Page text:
"Yes, Layton is essentially betraying a core tenet and in so doing, selling his soul for the pursuit of power. The NDP has always made the claim that they have a philosophy and they will hold to it. This approach, while not translating into real power, has allowed the NDP to maintain a solid level of support. Layton squanders the "purist" angle to chase after voters. I think it is short-sighted, and the tactic also wears thin after awhile."

5:59 PM Steve V

I agree, and I think that he is doing very serious damage to the NDP credibility federally. I think he is playing his base instead of representing it, and while I can understand the allure of trying to replace the Liberals as the alternate governing choice, I do think he is taking a very major gamble, as the odds of that outcome coming true are not the best. The NDP has the credibility it does because it has been consistent about its commitment to its principles and agendas over trying to be all things to all people aka big tent party.

Like I said before, I do not have a problem with the NDP making this change in direction, what I object to is Layton's decision to do so without any conversation/discussions within the NDP on making such a fundamental shift. If he is willing to treat his own party members with such arrogance and condescension as such an act as he has chosen regarding party aims and choices like this, how can anyone trust what he will do with real power? In the process of selling out the NDP legacy for a chance at replacing the Liberals he is risking the long fought for reputation of the NDP being a party of genuine principles and commitment to those principles, even over holding the reigns of government. That appeals to a large segment of the NDP voting base, and Layton is pissing on their heads and telling them they are being rained upon and should be grateful for it.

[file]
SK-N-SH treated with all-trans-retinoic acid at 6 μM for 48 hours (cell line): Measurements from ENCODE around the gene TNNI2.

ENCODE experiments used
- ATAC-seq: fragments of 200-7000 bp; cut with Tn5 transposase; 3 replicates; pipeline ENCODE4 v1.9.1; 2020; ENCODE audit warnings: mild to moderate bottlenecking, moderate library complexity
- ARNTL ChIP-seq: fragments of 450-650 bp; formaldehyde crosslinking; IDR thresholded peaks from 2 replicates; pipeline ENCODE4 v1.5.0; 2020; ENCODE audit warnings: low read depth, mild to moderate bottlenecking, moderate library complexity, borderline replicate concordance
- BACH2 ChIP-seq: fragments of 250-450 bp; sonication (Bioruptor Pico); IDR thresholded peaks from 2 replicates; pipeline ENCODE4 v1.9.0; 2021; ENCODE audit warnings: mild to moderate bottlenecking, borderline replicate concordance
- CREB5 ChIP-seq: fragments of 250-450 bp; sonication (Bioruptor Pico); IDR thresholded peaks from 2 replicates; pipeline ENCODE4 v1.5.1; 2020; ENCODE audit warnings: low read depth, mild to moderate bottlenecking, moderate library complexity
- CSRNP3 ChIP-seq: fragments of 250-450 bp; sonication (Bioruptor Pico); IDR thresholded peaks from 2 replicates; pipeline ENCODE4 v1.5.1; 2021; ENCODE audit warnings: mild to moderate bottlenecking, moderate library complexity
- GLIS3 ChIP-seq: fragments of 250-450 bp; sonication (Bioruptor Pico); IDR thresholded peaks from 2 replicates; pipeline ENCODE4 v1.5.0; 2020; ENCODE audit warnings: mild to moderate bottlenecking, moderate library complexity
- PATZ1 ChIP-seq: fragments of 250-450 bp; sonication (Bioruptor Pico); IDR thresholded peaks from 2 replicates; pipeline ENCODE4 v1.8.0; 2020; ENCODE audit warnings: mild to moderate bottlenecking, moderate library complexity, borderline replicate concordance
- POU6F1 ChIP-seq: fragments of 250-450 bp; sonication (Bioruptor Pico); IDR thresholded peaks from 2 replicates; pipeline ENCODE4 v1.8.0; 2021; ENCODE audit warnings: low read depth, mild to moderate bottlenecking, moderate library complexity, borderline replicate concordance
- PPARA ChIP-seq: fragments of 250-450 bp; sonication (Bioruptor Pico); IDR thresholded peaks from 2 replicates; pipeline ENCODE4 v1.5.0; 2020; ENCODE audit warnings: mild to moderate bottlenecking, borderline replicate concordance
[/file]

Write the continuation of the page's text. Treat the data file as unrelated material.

Instead of managing to bridge the divide he is instead far more likely to end up strengthening the CPC, weakening the Liberals enough to prevent them from coming back to power next time out, and simultaneously alienating his party's strongest core base of voters. He is taking some very major gambles here and not with much to support the outcome he clearly wants to have happen. I think that if Layton does not have this discussion within his party very soon indeed the NDP will start seeing a significant loss of its core voter support, and if they feel the NDP is too close to the CPC then the Liberals become their de facto alternative since the CPC as I noted before is the party most hostile to the aims of the NDP.

The Liberals while not as willing to go as far as the NDP would like at least see the merits of social justice issues and the need for a social safety net from the government unlike the CPC. That makes them the only alternative for these voters for the most part if they want to stop the CPC from becoming a majority because Layton is showing he will deal with the CPC even before the Liberals despite the clear differences between the fundamental principles and agendas of the NDP and the CPC.

Steve V said...


"I think he is playing his base instead of representing it"

That strategy has been an unmitigated disaster for the Democrats stateside.